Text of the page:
15. ORIGINALLY, LINKLATER IMAGINED IT AS A BEING A STRANGER, MUCH MORE EXPERIMENTAL MOVIE.

 Richard Linklater attends the Headline Gala Screening & International Premiere of 'Last Flag Flying' during the 61st BFI London Film Festival on October 8, 2017
Vittorio Zunino Celotto, Vittorio/Getty Images for BFI

According to Linklater, the plan for the movie was always to examine a single day in the life of a group of high schoolers in the '70s, but his original idea was a movie about “four guys in a Le Mans, listening to an eight-track tape of ZZ Top’s 'Fandango!'”

16. LINKLATER TRIED TO KEEP THE ATMOSPHERE PROFESSIONAL ... BUT OCCASIONALLY FAILED.

Linklater claims to have enforced a professional atmosphere on the set that included no drugs or alcohol, saying “People are surprised how militant I am about that kind of work ethic. I set a tone.” Although, by Linklater’s own admission, while the on-set marijuana wasn’t real, “the cast does admit to being stoned in several scenes, particularly at the very end."

17. THE FILM FEATURES A FREQUENT LINKLATER TROPE YOU MIGHT HAVE MISSED.

One scene features Slater (Rory Cochrane) smoking a cigarette and hammering away at a 1972 Bally "Fireball" pinball machine. Linklater’s films Waking Life, Before Sunrise, and his little-seen 1988 debut It’s Impossible to Learn to Plow by Reading Books all feature scenes that include characters playing pinball.

18. SLATER'S LINE ABOUT GEORGE WASHINGTON GROWING WEED IS (KIND OF) TRUE.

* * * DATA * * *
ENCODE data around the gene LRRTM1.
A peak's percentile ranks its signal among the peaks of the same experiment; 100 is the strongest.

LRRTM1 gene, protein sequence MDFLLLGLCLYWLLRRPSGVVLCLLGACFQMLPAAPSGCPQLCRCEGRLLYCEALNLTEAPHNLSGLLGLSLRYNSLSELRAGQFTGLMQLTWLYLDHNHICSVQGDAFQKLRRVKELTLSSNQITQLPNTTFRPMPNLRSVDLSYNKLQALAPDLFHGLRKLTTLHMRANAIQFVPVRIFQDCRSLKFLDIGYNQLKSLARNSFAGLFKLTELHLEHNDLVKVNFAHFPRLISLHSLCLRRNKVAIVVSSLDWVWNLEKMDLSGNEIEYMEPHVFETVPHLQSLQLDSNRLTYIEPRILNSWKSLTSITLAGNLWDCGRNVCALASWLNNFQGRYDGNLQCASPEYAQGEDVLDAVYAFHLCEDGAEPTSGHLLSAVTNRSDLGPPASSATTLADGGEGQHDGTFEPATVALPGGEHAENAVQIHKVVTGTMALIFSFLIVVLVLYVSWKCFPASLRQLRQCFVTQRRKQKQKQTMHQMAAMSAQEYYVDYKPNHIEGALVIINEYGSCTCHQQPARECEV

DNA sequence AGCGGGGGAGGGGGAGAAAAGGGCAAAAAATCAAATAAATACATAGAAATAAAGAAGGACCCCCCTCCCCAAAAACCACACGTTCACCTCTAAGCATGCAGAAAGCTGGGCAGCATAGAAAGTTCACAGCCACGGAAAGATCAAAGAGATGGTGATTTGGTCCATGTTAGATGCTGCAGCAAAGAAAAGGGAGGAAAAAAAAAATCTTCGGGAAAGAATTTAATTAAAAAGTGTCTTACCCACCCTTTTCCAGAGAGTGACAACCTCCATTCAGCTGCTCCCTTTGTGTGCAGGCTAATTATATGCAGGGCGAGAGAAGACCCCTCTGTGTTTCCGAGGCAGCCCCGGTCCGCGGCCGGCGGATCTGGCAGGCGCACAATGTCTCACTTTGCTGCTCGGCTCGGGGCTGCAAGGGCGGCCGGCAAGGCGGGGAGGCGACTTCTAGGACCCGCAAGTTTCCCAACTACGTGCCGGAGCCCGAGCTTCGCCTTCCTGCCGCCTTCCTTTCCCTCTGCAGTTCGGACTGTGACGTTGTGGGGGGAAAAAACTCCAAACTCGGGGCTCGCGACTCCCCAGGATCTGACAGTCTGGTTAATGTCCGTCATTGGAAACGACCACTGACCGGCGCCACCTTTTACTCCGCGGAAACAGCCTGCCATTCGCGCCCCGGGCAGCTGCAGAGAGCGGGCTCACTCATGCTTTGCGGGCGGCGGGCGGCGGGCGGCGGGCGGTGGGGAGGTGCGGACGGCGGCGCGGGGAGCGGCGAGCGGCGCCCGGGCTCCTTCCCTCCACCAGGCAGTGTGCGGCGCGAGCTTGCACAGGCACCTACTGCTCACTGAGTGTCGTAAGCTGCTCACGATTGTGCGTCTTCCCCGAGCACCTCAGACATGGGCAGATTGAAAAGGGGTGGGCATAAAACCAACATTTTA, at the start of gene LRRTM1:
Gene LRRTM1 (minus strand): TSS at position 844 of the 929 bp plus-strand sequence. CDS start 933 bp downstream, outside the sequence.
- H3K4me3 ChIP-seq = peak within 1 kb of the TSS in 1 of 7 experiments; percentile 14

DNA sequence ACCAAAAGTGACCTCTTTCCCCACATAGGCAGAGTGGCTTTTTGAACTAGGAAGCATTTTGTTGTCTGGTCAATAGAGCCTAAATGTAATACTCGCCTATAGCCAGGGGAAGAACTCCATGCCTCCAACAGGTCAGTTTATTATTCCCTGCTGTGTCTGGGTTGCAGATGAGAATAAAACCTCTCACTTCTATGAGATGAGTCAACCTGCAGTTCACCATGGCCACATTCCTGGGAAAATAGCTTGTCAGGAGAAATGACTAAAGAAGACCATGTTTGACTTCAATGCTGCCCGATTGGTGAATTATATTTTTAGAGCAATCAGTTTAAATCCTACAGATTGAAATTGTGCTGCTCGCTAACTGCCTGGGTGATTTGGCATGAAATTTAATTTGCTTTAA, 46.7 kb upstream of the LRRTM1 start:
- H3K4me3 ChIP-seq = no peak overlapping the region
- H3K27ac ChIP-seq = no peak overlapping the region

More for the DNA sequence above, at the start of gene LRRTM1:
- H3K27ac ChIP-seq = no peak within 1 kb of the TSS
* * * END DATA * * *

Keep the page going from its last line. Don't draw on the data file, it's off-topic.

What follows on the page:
Milla Jovovich, Shawn Andrews, Jason London, and Rory Cochrane in 'Dazed and Confused' (1993)
Criterion Collection

Slater, the pottiest of Lee High School's potheads, had some memorable theories about the goings-on at Mount Vernon, claiming “George toked weed, are you kiddin' me, man? He grew fields of that stuff, man.” While Washington did indeed grow hemp at Mount Vernon (fun fact: the Declaration of Independence was written on hemp paper), significantly less evidence exists to claim he ever grew or smoked a psychoactive strain of cannabis.

19. IT MADE ITS AT-HOME DEBUT ON A LONG-FORGOTTEN MEDIUM.

Dazed and Confused was released on September 24, 1993 and hit home video in March of 1994. But anyone up on their huge-discs-that-are-soon-to-be-defunct technologies could have grabbed it on LaserDisc two months earlier, which seems oddly appropriate for a movie that’s all about nostalgia. The movie became a formally-sanctioned cult classic in 2006, when it received a Criterion Collection DVD release. (It's also available on Blu-ray via Criterion.)

20. LINKLATER AND UNIVERSAL PICTURES WERE CONSTANTLY AT ODDS OVER THE MOVIE.

At first, Universal wanted the movie to be rated PG-13, with the belief that it would lead to better box office results, to which Linklater responded, “we have 78 'f***s' in the script, pot smoking all the way through, and teenagers drinking and driving." Later, the studio complained that Linklater hadn’t used the movie’s R-rating to its fullest extent, lamenting the film’s lack of nudity.

21. LINKLATER SAW IT AS AN "INVERSE" OF JOHN HUGHES'S TEEN MOVIES.

Unlike John Hughes’s Sixteen Candles, The Breakfast Club, and Pretty in Pink, which culminated in important kisses and life-changing revelations, Linklater designed Dazed and Confused to feel more true to the mild drama of real life, saying “I don’t remember teenage [years] being that dramatic. I remember just trying to go with the flow, socialize, fit in, and be cool. The stakes were really low. To get Aerosmith tickets or not? That’s a big thing.”